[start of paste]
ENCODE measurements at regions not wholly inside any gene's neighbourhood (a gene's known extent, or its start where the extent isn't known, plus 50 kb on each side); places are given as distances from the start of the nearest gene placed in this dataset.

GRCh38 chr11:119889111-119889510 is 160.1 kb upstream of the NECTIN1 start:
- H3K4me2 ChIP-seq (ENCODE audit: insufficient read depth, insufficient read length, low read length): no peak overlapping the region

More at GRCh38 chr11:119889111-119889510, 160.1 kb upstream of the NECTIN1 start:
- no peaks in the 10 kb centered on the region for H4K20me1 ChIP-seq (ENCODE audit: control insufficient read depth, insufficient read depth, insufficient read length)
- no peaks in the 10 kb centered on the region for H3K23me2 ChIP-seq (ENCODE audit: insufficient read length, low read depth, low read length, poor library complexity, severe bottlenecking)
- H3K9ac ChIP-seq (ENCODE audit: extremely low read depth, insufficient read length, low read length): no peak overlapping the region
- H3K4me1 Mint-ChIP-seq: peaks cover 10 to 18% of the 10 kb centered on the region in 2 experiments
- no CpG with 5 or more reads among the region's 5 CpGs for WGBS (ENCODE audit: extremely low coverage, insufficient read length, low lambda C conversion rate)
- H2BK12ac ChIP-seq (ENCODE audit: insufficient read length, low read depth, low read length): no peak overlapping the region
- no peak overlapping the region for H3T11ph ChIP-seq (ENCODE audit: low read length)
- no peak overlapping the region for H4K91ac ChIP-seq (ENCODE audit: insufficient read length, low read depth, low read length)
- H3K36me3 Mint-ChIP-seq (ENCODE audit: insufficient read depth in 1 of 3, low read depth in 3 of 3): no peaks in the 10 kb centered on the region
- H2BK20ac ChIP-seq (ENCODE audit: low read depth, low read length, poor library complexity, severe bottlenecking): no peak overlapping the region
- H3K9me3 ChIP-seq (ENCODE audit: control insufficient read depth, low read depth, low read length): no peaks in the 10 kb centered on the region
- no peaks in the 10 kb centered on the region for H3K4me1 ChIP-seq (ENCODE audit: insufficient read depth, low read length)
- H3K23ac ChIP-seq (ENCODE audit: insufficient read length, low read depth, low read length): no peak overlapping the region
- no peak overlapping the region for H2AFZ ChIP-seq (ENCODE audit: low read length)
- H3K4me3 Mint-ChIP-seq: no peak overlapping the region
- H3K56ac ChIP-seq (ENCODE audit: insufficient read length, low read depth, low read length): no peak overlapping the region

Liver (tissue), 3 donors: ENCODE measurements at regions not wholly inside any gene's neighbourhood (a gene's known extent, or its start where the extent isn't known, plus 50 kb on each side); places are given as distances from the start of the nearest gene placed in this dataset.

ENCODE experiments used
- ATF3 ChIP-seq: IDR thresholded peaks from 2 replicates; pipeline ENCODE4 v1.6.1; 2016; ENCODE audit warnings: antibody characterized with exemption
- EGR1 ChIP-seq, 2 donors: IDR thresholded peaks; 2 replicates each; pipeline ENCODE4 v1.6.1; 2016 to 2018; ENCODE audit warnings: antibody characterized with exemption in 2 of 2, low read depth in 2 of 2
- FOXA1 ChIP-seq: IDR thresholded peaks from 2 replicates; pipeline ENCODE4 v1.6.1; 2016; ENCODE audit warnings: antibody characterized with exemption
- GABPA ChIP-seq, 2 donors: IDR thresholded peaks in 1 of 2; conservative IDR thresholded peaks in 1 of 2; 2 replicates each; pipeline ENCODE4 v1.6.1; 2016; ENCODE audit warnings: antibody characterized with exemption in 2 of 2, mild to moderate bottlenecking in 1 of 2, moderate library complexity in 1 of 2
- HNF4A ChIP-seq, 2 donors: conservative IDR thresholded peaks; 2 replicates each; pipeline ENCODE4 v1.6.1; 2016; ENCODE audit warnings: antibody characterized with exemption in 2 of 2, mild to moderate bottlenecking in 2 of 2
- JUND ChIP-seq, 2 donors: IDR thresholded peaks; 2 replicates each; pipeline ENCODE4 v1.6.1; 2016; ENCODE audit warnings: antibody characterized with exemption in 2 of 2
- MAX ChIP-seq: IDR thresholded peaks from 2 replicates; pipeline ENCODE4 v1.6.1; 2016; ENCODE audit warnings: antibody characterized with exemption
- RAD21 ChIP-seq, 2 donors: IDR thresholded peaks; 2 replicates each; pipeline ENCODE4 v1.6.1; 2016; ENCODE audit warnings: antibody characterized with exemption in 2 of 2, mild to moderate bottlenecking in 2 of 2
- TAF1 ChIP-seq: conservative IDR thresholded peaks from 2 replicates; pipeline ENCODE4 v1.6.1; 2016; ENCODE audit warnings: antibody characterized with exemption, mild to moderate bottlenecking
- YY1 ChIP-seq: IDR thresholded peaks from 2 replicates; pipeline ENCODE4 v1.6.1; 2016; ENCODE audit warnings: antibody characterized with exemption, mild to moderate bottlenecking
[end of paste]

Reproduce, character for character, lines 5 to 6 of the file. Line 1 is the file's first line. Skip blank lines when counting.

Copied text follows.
- no peaks in the 10 kb centered on the region for H4K20me1 ChIP-seq (ENCODE audit: control insufficient read depth, insufficient read depth, insufficient read length)
- no peaks in the 10 kb centered on the region for H3K23me2 ChIP-seq (ENCODE audit: insufficient read length, low read depth, low read length, poor library complexity, severe bottlenecking)